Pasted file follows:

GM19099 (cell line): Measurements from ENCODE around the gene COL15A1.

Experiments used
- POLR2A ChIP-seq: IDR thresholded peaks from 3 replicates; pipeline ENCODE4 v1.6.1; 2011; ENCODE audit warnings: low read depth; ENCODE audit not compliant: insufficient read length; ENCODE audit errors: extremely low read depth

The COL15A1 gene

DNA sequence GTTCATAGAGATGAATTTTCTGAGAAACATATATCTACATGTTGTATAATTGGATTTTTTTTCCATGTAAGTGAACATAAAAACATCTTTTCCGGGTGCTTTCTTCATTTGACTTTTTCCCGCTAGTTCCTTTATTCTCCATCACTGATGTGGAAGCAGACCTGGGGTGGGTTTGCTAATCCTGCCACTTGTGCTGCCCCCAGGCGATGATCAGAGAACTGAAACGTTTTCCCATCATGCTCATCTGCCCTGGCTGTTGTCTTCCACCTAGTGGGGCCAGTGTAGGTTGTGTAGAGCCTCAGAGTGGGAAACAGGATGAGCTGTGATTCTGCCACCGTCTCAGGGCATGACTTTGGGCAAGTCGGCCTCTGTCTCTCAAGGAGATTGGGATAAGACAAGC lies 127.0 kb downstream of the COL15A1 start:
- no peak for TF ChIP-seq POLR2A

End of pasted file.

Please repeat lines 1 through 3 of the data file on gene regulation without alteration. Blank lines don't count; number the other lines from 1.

GM19099 (cell line): Measurements from ENCODE around the gene COL15A1.

Experiments used
- POLR2A ChIP-seq: IDR thresholded peaks from 3 replicates; pipeline ENCODE4 v1.6.1; 2011; ENCODE audit warnings: low read depth; ENCODE audit not compliant: insufficient read length; ENCODE audit errors: extremely low read depth